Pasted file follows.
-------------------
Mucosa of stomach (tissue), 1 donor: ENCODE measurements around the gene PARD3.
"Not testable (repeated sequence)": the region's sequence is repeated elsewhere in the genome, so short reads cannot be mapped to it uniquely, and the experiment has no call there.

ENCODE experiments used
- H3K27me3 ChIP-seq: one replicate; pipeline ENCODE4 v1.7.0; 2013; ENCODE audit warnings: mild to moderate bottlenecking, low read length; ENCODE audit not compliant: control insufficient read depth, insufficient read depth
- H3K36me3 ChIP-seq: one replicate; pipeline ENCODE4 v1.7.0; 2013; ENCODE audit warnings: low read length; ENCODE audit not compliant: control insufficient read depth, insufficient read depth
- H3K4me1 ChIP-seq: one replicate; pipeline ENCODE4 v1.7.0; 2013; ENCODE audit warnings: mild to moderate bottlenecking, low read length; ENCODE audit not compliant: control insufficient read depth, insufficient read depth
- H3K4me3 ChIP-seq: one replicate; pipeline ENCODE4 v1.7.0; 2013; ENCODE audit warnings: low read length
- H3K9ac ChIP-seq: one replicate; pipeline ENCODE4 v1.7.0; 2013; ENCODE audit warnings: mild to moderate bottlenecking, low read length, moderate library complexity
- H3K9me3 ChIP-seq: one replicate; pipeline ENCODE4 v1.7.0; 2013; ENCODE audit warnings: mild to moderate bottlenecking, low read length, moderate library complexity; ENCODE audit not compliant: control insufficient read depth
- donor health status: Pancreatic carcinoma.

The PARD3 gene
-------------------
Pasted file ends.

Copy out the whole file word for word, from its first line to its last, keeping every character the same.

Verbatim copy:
Mucosa of stomach (tissue), 1 donor: ENCODE measurements around the gene PARD3.
"Not testable (repeated sequence)": the region's sequence is repeated elsewhere in the genome, so short reads cannot be mapped to it uniquely, and the experiment has no call there.

ENCODE experiments used
- H3K27me3 ChIP-seq: one replicate; pipeline ENCODE4 v1.7.0; 2013; ENCODE audit warnings: mild to moderate bottlenecking, low read length; ENCODE audit not compliant: control insufficient read depth, insufficient read depth
- H3K36me3 ChIP-seq: one replicate; pipeline ENCODE4 v1.7.0; 2013; ENCODE audit warnings: low read length; ENCODE audit not compliant: control insufficient read depth, insufficient read depth
- H3K4me1 ChIP-seq: one replicate; pipeline ENCODE4 v1.7.0; 2013; ENCODE audit warnings: mild to moderate bottlenecking, low read length; ENCODE audit not compliant: control insufficient read depth, insufficient read depth
- H3K4me3 ChIP-seq: one replicate; pipeline ENCODE4 v1.7.0; 2013; ENCODE audit warnings: low read length
- H3K9ac ChIP-seq: one replicate; pipeline ENCODE4 v1.7.0; 2013; ENCODE audit warnings: mild to moderate bottlenecking, low read length, moderate library complexity
- H3K9me3 ChIP-seq: one replicate; pipeline ENCODE4 v1.7.0; 2013; ENCODE audit warnings: mild to moderate bottlenecking, low read length, moderate library complexity; ENCODE audit not compliant: control insufficient read depth
- donor health status: Pancreatic carcinoma.

The PARD3 gene